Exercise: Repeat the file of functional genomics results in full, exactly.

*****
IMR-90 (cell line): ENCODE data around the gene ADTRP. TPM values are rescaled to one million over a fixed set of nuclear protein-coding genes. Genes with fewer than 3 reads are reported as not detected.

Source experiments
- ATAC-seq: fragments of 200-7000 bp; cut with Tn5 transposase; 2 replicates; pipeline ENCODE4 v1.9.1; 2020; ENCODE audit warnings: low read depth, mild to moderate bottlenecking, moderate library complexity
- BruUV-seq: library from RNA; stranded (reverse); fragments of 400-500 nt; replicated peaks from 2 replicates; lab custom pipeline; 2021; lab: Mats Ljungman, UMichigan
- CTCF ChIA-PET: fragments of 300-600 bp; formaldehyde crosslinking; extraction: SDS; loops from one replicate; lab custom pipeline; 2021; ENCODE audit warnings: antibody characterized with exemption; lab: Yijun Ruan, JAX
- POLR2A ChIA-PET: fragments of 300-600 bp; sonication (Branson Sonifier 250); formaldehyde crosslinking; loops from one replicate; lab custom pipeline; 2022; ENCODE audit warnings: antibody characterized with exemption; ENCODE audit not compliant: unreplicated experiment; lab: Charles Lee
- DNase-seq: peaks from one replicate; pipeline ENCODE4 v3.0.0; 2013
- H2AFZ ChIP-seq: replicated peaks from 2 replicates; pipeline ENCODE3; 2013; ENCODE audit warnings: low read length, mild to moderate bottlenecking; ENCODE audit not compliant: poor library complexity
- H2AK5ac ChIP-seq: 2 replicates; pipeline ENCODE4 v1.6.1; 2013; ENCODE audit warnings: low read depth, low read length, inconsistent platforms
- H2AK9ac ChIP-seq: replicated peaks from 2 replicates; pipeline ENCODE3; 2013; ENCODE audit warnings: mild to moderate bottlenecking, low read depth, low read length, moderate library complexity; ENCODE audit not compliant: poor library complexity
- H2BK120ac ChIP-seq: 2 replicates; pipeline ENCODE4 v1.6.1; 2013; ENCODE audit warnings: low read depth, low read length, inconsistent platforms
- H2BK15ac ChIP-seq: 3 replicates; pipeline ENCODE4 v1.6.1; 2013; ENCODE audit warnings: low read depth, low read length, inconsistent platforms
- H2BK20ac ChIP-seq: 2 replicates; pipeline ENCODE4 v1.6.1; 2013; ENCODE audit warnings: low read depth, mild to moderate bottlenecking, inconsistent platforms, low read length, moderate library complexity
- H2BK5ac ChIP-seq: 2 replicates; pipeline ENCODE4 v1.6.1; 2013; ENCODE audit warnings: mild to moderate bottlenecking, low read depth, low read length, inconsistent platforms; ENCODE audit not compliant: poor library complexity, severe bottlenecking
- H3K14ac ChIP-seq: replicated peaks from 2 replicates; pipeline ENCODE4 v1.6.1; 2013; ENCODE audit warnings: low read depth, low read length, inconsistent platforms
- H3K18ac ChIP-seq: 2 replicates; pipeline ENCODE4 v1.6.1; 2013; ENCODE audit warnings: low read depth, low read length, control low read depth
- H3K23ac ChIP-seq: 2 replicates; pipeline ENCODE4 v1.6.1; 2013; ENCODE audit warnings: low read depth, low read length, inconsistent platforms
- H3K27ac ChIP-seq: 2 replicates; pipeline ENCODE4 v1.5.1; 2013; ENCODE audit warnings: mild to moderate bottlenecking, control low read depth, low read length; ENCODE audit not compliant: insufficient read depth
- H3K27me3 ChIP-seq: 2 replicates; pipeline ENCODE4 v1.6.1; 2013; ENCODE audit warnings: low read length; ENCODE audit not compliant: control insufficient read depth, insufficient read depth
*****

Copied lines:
IMR-90 (cell line): ENCODE data around the gene ADTRP. TPM values are rescaled to one million over a fixed set of nuclear protein-coding genes. Genes with fewer than 3 reads are reported as not detected.

Source experiments
- ATAC-seq: fragments of 200-7000 bp; cut with Tn5 transposase; 2 replicates; pipeline ENCODE4 v1.9.1; 2020; ENCODE audit warnings: low read depth, mild to moderate bottlenecking, moderate library complexity
- BruUV-seq: library from RNA; stranded (reverse); fragments of 400-500 nt; replicated peaks from 2 replicates; lab custom pipeline; 2021; lab: Mats Ljungman, UMichigan
- CTCF ChIA-PET: fragments of 300-600 bp; formaldehyde crosslinking; extraction: SDS; loops from one replicate; lab custom pipeline; 2021; ENCODE audit warnings: antibody characterized with exemption; lab: Yijun Ruan, JAX
- POLR2A ChIA-PET: fragments of 300-600 bp; sonication (Branson Sonifier 250); formaldehyde crosslinking; loops from one replicate; lab custom pipeline; 2022; ENCODE audit warnings: antibody characterized with exemption; ENCODE audit not compliant: unreplicated experiment; lab: Charles Lee
- DNase-seq: peaks from one replicate; pipeline ENCODE4 v3.0.0; 2013
- H2AFZ ChIP-seq: replicated peaks from 2 replicates; pipeline ENCODE3; 2013; ENCODE audit warnings: low read length, mild to moderate bottlenecking; ENCODE audit not compliant: poor library complexity
- H2AK5ac ChIP-seq: 2 replicates; pipeline ENCODE4 v1.6.1; 2013; ENCODE audit warnings: low read depth, low read length, inconsistent platforms
- H2AK9ac ChIP-seq: replicated peaks from 2 replicates; pipeline ENCODE3; 2013; ENCODE audit warnings: mild to moderate bottlenecking, low read depth, low read length, moderate library complexity; ENCODE audit not compliant: poor library complexity
- H2BK120ac ChIP-seq: 2 replicates; pipeline ENCODE4 v1.6.1; 2013; ENCODE audit warnings: low read depth, low read length, inconsistent platforms
- H2BK15ac ChIP-seq: 3 replicates; pipeline ENCODE4 v1.6.1; 2013; ENCODE audit warnings: low read depth, low read length, inconsistent platforms
- H2BK20ac ChIP-seq: 2 replicates; pipeline ENCODE4 v1.6.1; 2013; ENCODE audit warnings: low read depth, mild to moderate bottlenecking, inconsistent platforms, low read length, moderate library complexity
- H2BK5ac ChIP-seq: 2 replicates; pipeline ENCODE4 v1.6.1; 2013; ENCODE audit warnings: mild to moderate bottlenecking, low read depth, low read length, inconsistent platforms; ENCODE audit not compliant: poor library complexity, severe bottlenecking
- H3K14ac ChIP-seq: replicated peaks from 2 replicates; pipeline ENCODE4 v1.6.1; 2013; ENCODE audit warnings: low read depth, low read length, inconsistent platforms
- H3K18ac ChIP-seq: 2 replicates; pipeline ENCODE4 v1.6.1; 2013; ENCODE audit warnings: low read depth, low read length, control low read depth
- H3K23ac ChIP-seq: 2 replicates; pipeline ENCODE4 v1.6.1; 2013; ENCODE audit warnings: low read depth, low read length, inconsistent platforms
- H3K27ac ChIP-seq: 2 replicates; pipeline ENCODE4 v1.5.1; 2013; ENCODE audit warnings: mild to moderate bottlenecking, control low read depth, low read length; ENCODE audit not compliant: insufficient read depth
- H3K27me3 ChIP-seq: 2 replicates; pipeline ENCODE4 v1.6.1; 2013; ENCODE audit warnings: low read length; ENCODE audit not compliant: control insufficient read depth, insufficient read depth